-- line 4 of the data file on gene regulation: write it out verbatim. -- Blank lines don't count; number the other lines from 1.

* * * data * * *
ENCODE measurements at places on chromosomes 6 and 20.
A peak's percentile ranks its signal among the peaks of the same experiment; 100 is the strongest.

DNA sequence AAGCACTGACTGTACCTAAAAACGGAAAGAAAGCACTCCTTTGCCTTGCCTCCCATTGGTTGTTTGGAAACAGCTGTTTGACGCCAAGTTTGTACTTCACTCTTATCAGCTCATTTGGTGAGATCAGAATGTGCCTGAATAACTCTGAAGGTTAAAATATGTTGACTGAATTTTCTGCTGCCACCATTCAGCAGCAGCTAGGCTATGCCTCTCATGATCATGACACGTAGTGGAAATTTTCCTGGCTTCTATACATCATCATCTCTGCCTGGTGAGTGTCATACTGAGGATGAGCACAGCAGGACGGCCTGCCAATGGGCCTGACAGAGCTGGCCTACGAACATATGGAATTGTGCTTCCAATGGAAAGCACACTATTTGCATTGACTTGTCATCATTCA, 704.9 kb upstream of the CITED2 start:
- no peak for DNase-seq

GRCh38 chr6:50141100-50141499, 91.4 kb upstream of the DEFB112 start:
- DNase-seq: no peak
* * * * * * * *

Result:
- no peak for DNase-seq